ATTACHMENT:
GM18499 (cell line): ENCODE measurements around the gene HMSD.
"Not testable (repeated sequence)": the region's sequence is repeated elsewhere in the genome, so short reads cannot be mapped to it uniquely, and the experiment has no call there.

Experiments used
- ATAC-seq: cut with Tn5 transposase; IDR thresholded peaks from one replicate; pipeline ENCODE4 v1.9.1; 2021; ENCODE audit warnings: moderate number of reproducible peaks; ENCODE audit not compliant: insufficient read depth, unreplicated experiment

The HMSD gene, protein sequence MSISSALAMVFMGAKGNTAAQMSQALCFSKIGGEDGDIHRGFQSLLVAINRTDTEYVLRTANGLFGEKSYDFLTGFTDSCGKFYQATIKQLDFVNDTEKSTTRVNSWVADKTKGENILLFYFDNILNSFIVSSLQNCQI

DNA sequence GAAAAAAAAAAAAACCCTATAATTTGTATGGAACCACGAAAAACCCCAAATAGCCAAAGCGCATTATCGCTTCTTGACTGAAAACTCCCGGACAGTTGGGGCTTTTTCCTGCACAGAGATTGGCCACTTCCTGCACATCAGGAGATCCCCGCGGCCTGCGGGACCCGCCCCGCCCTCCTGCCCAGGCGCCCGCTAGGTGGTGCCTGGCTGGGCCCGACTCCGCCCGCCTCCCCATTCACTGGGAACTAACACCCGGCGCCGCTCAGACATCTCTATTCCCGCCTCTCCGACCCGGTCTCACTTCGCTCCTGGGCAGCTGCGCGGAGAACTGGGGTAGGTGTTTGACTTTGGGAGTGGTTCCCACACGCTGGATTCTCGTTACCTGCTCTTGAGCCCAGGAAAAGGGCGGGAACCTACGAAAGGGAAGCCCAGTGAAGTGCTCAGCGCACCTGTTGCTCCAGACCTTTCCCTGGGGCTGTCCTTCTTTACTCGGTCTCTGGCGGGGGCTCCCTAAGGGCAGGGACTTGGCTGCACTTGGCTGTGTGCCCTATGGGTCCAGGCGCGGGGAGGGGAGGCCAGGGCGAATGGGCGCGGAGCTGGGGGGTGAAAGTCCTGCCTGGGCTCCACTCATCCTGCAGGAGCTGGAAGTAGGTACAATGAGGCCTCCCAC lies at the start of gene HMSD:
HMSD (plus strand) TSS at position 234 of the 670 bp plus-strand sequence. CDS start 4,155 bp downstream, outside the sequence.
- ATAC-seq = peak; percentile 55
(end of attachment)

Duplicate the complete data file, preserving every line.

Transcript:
GM18499 (cell line): ENCODE measurements around the gene HMSD.
"Not testable (repeated sequence)": the region's sequence is repeated elsewhere in the genome, so short reads cannot be mapped to it uniquely, and the experiment has no call there.

Experiments used
- ATAC-seq: cut with Tn5 transposase; IDR thresholded peaks from one replicate; pipeline ENCODE4 v1.9.1; 2021; ENCODE audit warnings: moderate number of reproducible peaks; ENCODE audit not compliant: insufficient read depth, unreplicated experiment

The HMSD gene, protein sequence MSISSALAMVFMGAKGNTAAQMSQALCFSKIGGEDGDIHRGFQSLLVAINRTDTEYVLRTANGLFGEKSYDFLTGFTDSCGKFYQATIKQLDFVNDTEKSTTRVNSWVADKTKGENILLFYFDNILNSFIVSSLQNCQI

DNA sequence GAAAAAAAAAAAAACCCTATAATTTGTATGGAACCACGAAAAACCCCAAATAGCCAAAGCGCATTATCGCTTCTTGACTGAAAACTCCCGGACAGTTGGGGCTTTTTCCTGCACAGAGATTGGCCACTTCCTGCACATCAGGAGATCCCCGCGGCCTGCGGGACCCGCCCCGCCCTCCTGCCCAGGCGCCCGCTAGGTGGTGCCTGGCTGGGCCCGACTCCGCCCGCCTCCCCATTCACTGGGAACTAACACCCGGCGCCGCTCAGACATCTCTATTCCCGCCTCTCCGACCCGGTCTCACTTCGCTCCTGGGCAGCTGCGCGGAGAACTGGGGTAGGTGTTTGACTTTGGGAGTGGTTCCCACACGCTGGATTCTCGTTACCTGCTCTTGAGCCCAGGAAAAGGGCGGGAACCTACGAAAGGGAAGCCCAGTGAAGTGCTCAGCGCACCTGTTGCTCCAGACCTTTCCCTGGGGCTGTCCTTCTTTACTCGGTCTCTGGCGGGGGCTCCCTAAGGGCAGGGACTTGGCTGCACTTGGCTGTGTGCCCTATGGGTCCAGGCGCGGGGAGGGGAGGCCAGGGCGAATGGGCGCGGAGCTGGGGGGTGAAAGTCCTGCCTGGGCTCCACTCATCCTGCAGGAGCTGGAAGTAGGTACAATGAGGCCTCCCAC lies at the start of gene HMSD:
HMSD (plus strand) TSS at position 234 of the 670 bp plus-strand sequence. CDS start 4,155 bp downstream, outside the sequence.
- ATAC-seq = peak; percentile 55